President Gordon B. Hinckley paid tender tribute to his late wife, Marjorie, on Sunday during the 174th Semiannual General Conference of the LDS Church, extolling women while chastising men who "in a spirit of arrogance" think they are better than women.
"Before I married her, she had been the girl of my dreams, to use the words of a song then popular. She was my dear companion for more than two-thirds of a century, my equal before the Lord, really my superior. And now in my old age she has again become the girl of my dreams."
The 94-year-old leader of The Church of Jesus Christ of Latter-day Saints described how he and his children were at Sister Hinckley's bedside when she died April 6. "As I held her hand and saw mortal life drain from her fingers, I confess I was overcome."
Sister Hinckley did not attend general conference in April for the first time in 46 years, having taken ill after a long temple dedication trip to Ghana. President Hinckley spoke somberly of her absence then, noting she had been at his side through "storm and sunshine." She died two days after the gathering adjourned. She was 92.
The two-day October conference concluded Sunday with President Hinckley urging church members to hold Family Home Evening and to more frequently attend the temple.
On Saturday, he announced new temples will be built in Twin Falls, Idaho, and at an undisclosed site in the Salt Lake Valley. Also, two new apostles — Elders Dieter F. Uchtdorf and David A. Bednar — were named to the Quorum of the Twelve. Both spoke to church members during the Sunday morning session.
Saying his marriage has been "as idyllic as anyone's could possibly be," President Hinckley said marriage between a man and a woman meets the grand designs of God. "Their complementary relationships and functions are fundamental to his purposes. One is incomplete without the other."
He called Eve the "grand summation" of all God's creations, yet women through the ages frequently have been put down, denigrated, enslaved and abused.
"There are some men, who in the spirit of arrogance, think they are superior to women. They do not realize that they would not exist but for the mother who gave them birth. When they assert their superiority, they demean her.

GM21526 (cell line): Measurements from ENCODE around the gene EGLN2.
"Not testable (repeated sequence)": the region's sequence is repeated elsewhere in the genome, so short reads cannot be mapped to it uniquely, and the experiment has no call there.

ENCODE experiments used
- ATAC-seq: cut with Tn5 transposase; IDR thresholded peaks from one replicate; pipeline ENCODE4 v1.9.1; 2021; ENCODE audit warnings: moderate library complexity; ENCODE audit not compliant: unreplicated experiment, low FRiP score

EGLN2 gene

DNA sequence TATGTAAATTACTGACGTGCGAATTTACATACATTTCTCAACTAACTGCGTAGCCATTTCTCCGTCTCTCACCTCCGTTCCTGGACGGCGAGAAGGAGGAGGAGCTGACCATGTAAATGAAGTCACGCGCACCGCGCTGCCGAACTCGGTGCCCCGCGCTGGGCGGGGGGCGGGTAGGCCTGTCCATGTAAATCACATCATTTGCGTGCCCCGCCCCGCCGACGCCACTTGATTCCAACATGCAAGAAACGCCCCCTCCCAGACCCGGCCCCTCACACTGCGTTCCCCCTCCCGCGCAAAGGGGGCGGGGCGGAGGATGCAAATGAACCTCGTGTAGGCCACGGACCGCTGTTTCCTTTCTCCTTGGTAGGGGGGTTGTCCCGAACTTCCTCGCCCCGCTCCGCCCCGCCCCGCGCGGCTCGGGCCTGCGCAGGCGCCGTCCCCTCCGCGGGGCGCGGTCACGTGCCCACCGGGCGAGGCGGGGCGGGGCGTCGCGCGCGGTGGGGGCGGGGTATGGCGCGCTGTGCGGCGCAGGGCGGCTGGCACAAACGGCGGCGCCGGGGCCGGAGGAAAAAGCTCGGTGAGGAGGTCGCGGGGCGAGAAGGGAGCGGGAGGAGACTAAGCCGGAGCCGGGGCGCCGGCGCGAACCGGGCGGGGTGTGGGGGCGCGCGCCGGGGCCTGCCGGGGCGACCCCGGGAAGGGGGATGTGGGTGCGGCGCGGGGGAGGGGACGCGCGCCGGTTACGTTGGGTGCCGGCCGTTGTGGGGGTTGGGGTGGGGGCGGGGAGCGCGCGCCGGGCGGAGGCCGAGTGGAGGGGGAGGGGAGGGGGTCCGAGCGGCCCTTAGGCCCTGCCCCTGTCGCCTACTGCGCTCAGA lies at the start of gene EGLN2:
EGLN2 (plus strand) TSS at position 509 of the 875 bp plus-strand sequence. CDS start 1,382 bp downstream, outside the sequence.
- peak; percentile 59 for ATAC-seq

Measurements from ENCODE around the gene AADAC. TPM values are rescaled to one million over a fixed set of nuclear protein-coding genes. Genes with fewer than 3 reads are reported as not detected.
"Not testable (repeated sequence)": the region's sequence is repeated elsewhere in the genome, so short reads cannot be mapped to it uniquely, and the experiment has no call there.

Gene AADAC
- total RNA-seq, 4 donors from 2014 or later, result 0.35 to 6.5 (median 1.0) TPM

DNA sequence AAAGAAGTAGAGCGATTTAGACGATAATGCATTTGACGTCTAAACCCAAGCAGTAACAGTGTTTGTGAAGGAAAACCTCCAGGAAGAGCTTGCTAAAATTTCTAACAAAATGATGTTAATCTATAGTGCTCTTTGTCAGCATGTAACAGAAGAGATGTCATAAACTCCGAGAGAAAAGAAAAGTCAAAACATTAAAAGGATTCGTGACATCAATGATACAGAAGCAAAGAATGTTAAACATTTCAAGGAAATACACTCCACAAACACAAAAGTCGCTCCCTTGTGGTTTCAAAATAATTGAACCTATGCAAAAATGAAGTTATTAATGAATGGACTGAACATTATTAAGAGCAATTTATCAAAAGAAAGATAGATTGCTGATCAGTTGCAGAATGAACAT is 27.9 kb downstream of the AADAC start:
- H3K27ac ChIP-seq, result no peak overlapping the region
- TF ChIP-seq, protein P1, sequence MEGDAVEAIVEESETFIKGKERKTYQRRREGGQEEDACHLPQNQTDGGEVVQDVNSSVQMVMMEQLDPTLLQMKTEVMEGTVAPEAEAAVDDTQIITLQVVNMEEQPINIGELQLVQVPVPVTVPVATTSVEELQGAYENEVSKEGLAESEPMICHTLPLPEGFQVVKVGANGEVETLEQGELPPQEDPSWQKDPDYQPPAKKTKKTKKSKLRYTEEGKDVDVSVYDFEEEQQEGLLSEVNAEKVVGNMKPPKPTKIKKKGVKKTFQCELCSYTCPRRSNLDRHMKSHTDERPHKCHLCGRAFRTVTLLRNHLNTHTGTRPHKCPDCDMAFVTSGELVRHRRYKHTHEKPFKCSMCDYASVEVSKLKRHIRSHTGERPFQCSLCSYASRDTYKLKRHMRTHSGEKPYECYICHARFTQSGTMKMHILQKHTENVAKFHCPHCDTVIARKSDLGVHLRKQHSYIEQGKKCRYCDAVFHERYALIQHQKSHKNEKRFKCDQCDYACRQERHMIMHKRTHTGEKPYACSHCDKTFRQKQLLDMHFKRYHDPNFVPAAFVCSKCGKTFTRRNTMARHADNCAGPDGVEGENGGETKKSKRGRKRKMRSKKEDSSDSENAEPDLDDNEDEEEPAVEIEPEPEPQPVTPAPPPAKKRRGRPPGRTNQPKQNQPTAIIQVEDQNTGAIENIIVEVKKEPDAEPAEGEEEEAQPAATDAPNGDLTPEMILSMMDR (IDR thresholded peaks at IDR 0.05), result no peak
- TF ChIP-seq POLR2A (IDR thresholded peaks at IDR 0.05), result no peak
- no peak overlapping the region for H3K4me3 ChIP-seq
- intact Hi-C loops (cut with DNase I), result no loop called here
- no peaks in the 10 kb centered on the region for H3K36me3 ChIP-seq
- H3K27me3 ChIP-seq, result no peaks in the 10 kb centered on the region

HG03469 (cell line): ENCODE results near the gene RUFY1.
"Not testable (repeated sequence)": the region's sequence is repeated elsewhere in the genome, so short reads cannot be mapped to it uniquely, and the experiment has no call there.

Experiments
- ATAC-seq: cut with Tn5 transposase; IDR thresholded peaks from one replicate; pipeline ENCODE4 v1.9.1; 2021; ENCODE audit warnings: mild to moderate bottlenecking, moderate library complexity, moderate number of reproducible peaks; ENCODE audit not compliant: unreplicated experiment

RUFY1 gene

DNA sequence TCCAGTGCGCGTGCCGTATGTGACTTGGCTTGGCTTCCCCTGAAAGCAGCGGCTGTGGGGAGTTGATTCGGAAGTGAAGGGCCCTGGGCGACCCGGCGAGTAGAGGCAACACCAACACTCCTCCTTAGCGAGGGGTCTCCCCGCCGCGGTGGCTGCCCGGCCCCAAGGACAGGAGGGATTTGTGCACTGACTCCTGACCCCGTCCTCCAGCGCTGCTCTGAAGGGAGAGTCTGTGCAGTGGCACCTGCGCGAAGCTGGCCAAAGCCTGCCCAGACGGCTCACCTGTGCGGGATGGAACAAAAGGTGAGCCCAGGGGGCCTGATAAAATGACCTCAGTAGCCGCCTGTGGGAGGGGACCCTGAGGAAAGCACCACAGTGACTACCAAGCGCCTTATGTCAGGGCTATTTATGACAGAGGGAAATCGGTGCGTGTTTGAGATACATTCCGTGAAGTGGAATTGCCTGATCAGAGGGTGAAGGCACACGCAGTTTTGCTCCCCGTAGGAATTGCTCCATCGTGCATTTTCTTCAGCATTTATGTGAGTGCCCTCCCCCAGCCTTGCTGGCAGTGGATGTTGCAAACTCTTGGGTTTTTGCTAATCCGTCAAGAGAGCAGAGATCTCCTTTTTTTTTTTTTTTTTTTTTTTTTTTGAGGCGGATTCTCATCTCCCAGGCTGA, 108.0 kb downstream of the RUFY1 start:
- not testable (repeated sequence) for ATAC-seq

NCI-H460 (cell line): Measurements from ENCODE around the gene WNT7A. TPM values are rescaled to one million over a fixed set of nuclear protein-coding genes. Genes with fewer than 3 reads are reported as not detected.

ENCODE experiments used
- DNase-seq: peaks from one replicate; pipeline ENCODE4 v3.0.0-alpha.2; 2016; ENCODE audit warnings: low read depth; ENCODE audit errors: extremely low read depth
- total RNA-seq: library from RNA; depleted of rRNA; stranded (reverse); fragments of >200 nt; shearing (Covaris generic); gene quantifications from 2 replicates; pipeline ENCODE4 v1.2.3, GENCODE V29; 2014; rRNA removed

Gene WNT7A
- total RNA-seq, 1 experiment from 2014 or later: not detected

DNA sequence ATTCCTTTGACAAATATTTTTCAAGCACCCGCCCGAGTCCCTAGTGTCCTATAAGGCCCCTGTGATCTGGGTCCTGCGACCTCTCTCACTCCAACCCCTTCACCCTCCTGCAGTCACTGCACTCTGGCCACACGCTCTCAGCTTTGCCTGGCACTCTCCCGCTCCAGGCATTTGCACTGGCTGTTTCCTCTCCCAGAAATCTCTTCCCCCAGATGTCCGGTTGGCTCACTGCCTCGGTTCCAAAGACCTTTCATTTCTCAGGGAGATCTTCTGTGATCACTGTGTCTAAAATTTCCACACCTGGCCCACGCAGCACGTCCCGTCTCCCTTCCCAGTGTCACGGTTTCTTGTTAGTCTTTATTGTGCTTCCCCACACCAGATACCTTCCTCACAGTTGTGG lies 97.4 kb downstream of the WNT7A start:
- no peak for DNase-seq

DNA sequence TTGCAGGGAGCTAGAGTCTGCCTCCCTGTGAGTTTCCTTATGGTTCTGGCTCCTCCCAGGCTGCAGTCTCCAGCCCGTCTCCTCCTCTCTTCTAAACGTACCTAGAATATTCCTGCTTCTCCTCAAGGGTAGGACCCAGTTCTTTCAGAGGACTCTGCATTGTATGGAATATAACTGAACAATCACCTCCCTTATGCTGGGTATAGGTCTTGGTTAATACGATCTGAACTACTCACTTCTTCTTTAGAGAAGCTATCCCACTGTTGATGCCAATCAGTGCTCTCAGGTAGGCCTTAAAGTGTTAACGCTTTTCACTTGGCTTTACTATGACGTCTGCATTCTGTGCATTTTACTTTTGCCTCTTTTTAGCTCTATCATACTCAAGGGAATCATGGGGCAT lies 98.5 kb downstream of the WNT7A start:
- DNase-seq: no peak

"It has been said, 'Man cannot degrade woman without himself falling into degradation; he cannot elevate her without at the same time elevating himself.' "
Divorce is one of the results of that degradation, and "the fact is that it is predominantly men who bring about the conditions that lead to divorce," President Hinckley said.
He said he knew a man who insisted in making all of the decisions for his wife and children, from buying shoes to serving in the church. "I have since witnessed the outcome of that attitude, and that outcome is not good."
Repentance, forgiveness and kindness, not divorce, are the cure to marital troubles," he said.
"If every husband and every wife would constantly do whatever might be possible to ensure the comfort and happiness of his or her companion there would be very little, if any, divorce. Arguments would never be heard. Accusations would never be leveled. Angry explosions would not occur. Rather, love and concern would replace abuse and meanness."
Speaking in conference for the first time as apostles, Elders Uchtdorf and Bednar expressed awe at the sacred responsibility of their new offices.
Elder Uchtdorf said he felt as "calm as a hurricane."
"I have received a call and been given a sacred trust that will influence my life forever," he said. "I have a great sense of inadequacy."
Still, he said his heart is filled with joy because he will have the opportunity to speak and preach of Christ for the rest of his life.
Elder Bednar described his heart as overflowing, his mind as spinning and his knees as weak and wobbly. He said he considers himself "one of the weak things in the world."
But "in the strength of the Lord we can do, endure and overcome all things," he said. "I will strive to become what I should and must become."
In his address, President Boyd K. Packer, acting president of the Quorum of the Twelve, said people cannot expect to always succeed but should do the best they can.
"Some worry over missions that were missed or marriages that did not turn out or babies that did not arrive or children that seem lost or dreams unfulfilled or because age limits what they can do. I do not think it pleases the Lord when we worry because we think we never do enough or that what we do is never good enough."
President Thomas S. Monson, first counselor in the First Presidency, also warned Latter-day Saints about "that enemy to achievement — even the culprit 'self-defeat,' " which he said dwarfs aspirations, smothers dreams and clouds vision.
"The enemy's voice whispers in our ear, 'You can't do it.' 'You're too young.' 'You're too old.' 'You're nobody.' This is when we remember that we are created in the image of God. Reflection on this truth provides a profound sense of strength and power."
Latter-days Saints are taking an active role in hurricane relief efforts in Florida and along the Gulf of Mexico not only physically but with contributions to the church's humanitarian fund, Bishop H. David Burton said. The aid drew gratitude from Florida's governor, state and federal emergency officials, the Red Cross and the Salvation Army.
Some 2,000 volunteers gathered in Pensacola, Fla., last weekend to help with the aftermath of Hurricane Ivan.
"They rolled out their sleeping bags on meetinghouse floors, in other churches and in members' homes. They responded to thousands of work orders to assist wherever they were needed. Missionaries participated by covering the roof of the local Methodist church with the ever-present blue tarps," he said.